One of my favorite stories growing up was The Little Drummer Boy. I confess to this day that it remains one of my favorites. It is a beautiful story and one that continues to touch the hearts of many with its message. The song to the story is just as powerful:
Come, they told me…
A newborn King to see…
Our finest gifts we bring…
to lay before the king.

The story goes that the Magi recruit a young boy named Aaron while on their journey to meet the baby Jesus, known to them to be the Savior of the world. Aaron accompanies the Magi on their journey, but when he arrives he realizes he has no gift to give that is fit for a king. In his poverty (and, in some versions, in crippling pain and anger), Aaron approaches the baby Jesus in the manger. He has only himself and his drum. Aaron plays his drum for the baby Jesus; he plays his very best for him. Mary nods. The ox and lamb keep time. The baby Jesus smiles. Every person on the scene is caught up in the song.

Here, in this sacred moment, the full manifestation of Christ is present: his radiating light piercing into the darkness of the night, the world, and even the hearts of all who are present.

Aaron soaks in the encounter. As he gazes upon the Christ Child while playing his drum, the transformation of the young boy’s body, mind, and spirit is evident; coming to Christ is a life-changing moment for him. His heart is realigned and restored. He now has a sparkle in his eye, a smile on his face, and an extra pep in his step. Aaron no longer feels the inadequacy of his poverty, the sting of his grief, nor the captivity of his anger. He has been set free.

About a year ago I was finding that my prayer and meditation time seemed to revolve around the word rhythm. As a lover of dance who is drawn to rhythm, I sensed that God was speaking to me about this word in a way that was new and unfamiliar. With more listening prayer, I soon discovered that I had a problem with rhythm—not on the dance floor, but off—in certain other areas of my life and within my heart.

Not long after this, I was given a book on Celtic prayer and spirituality. It captured me as it led me into daily readings, meditations and prayers for the seven days of the week. It spoke on the themes of creation, seasons and cycles, and how God has woven his light and love into the fabric of every living thing.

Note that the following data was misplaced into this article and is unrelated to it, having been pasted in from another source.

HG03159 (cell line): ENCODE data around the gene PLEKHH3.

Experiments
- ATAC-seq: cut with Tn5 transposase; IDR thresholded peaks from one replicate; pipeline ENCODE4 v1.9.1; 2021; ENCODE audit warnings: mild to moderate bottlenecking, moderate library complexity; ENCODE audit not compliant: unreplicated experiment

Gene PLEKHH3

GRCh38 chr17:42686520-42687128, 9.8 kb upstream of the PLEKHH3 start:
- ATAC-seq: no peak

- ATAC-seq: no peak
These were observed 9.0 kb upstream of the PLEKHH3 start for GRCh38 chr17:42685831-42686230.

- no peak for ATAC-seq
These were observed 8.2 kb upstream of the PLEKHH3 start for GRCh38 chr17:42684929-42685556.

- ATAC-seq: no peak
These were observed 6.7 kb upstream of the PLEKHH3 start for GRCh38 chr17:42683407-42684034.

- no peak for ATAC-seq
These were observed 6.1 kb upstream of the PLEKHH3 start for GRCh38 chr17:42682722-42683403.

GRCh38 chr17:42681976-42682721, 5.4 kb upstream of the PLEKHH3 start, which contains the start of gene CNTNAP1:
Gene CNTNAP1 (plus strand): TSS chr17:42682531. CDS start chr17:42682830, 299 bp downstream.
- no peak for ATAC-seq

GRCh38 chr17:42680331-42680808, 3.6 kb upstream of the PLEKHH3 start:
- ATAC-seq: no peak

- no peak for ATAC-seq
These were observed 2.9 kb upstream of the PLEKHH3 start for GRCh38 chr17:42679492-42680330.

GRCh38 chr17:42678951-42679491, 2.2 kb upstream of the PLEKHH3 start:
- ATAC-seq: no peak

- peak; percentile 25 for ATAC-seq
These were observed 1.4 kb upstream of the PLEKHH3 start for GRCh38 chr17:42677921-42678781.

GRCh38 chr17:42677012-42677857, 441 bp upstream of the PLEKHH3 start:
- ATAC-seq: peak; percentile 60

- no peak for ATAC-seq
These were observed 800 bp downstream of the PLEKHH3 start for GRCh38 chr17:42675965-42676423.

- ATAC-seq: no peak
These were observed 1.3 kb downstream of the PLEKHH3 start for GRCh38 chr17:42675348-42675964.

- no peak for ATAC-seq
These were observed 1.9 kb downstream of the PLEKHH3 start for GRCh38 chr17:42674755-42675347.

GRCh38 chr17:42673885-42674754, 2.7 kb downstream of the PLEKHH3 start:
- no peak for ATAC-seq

I was reminded of what C. S. Lewis called The Great Dance: the beauty, rhythm and harmony of the inner life of the Trinity, and the glorious oneness that exists between the Triune God and all of his creation.

This was the kind of rhythm I was longing for. There were areas of my life that needed more orderly, rhythmic, and well-choreographed movements, and our Triune God lovingly invited me into his sacred dance to teach me.

As more of my time and heart become dedicated to God, I am seeing that time itself is a precious gift; every single moment is holy. I am learning to reclaim and redeem these precious moments, minutes, hours, and the days of my life for his glory.

In this New Year, may we all seek to recover and create more time and space for these holy moments to take place. Spiritual disciplines such as prayer, fasting and worship are designed to do just this. The more we practice giving everyday moments to God, the more we will see his light and love revealed and manifested in everything and everyone around us.

Begin to reclaim these minutes and seconds with the practice of saying, “In this moment, I give glory to you, God.” You will find that even the most mundane and extremely challenging moments of the day will have a joy and holiness to them.

May we learn to give our everyday moments to God. May we do as the little drummer boy did, and bring our hearts, our time, our talents to Christ—all that we have—and may we play our best for him. For these holy moments will change us and we will radiate the light, love and holiness of Christ to the world.

I am the Light of the world. Whoever follows me will never walk in darkness but will have the light of life” (John 8:12).

Kim is an active and long-time member of CTR, currently serving with Women’s Ministry. A great joy of hers is teaching dance fitness with the YMCA and observing how music and dance bring light, healing, and community to others. Alongside of being the mother of Katie and Sam and the wife of Ted, Kim attends and regularly serves at both the 9am and 11am.